Since reading the final words, "All was well," nine years ago, you've been dreaming about the day you'd get to read a new Harry Potter book. What you haven't been dreaming about is having to ask yourself tough questions about your favorite characters, like is Cedric Diggory evil? J.K. Rowling may have brought us back to the wonderful wizarding in world with Harry Potter and the Cursed Child, but things aren't exactly the way we left them also a decade ago.
In Harry Potter and the Goblet of Fire , Cedric Diggory, star Quiddich player, model Hufflepuff, and literary heartthrob, was murdered the night of the Triwizard Tournament by none other than Lord Voldemort. With dignity, bravery, and honor, Cedric gave his life to the fight against darkness and lived on as a true hero in the hearts of everyone who knew him.
But that was a another time, another reality, and in Harry Potter and the Cursed Child, Cedric Diggory isn't the golden boy you remember him to be. He's something far, far worse. Here's the basics:
In the newest Harry Potter installment, Harry's son, Albus, struggles to make friends at school, has a strained relationship with his famous father (who isn't doing too well himself), and feels crushed under the weight of his family's history. His only friend is Scorpius Malfoy, Draco's son, and the only girl who pays him any attention is the mysterious, silver-haired niece of Amos Diggory, Cedric's cousin, Delphi.
So what does all this have to do with Cedric's heart of gold turning black? Together with Scorpius, Albus is convinced by Delphi, who isn't who she says she is, to use a Time-Turner to go back 26 years in time and save Cedric's life by sabotaging him at the Triwizard Tournament and keeping him from winning. The only problem is, when the young wizards alter the past by rescuing Cedric, they ruin the future of everyone they love, and actually destroy the best parts of the boy they meant to protect.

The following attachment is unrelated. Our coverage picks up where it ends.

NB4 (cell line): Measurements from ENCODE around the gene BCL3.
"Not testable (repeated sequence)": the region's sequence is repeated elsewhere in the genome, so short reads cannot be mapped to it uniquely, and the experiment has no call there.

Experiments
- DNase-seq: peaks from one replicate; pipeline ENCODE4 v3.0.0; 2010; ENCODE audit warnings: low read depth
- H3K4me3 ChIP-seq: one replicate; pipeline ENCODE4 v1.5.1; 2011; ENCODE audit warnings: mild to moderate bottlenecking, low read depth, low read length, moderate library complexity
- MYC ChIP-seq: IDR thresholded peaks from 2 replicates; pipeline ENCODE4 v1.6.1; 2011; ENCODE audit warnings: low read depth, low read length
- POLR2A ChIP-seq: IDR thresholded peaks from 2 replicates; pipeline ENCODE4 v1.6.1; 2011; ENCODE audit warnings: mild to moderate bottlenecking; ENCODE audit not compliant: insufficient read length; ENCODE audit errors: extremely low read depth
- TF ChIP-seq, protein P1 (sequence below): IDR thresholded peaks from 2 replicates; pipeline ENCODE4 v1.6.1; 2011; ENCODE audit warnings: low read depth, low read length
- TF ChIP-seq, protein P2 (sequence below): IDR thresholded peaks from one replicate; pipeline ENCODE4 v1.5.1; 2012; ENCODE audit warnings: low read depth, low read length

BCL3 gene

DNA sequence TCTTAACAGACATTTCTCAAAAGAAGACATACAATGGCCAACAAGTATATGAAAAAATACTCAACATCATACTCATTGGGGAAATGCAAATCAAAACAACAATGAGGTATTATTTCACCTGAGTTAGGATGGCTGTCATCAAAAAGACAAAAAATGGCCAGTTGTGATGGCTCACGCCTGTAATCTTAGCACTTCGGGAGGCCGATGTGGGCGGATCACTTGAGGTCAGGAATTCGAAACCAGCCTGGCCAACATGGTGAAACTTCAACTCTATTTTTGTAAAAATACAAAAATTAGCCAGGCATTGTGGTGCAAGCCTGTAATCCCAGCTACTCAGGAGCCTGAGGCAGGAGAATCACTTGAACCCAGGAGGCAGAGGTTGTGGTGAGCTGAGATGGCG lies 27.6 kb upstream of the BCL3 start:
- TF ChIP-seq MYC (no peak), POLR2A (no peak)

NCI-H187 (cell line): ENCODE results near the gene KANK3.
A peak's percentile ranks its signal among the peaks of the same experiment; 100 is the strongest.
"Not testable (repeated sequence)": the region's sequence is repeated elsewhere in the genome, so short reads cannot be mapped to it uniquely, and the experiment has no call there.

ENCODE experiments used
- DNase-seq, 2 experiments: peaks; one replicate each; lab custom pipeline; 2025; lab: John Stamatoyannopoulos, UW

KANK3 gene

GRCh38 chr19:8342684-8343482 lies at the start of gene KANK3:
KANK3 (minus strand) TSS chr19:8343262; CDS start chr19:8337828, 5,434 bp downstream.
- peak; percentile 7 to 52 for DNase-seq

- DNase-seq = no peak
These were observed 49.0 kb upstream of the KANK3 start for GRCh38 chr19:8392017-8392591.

In the new alternate reality Albus and Scorpius create, Cedric is so humiliated by his loss in the tourney, he becomes an enraged teen and a dangerous wizard who became a Death Eater, murders Neville Longbottom, and helps Voldemort seize power.
I know, mind BLOWN.
While we all mourned the death of Cedric Diggory in book four, this twist of fate that saves his life but destroys his soul is even more crushing. The idea that a beloved character, especially one as pure (and crush-worthy) as Cedric, could be truly evil is worse than the idea of death itself.
But that's only one reality, and as Harry Potter and the Cursed Child proves, there's plenty of alternatives. In one timeline, Cedric is capable of murder, violence, and evil, in another, he is the brave young boy who saves the day, and the lives of Albus and Scorpius to boot.
So is Cedric Diggoy evil? It all depends on whether or not the past can be put back together, whether or not another Potter boy can stop darkness from snuffing out all the light, and whether or not love can beat hate as it has in the past.
You'll just have to read Harry Potter and the Cursed Child to determine for yourself which reality is... real.
Harry Potter and the Cursed Child: Parts One & Two (Special Rehearsal Edition Script), $17.99, Amazon
Images: Warner Bros.; Giphy (3)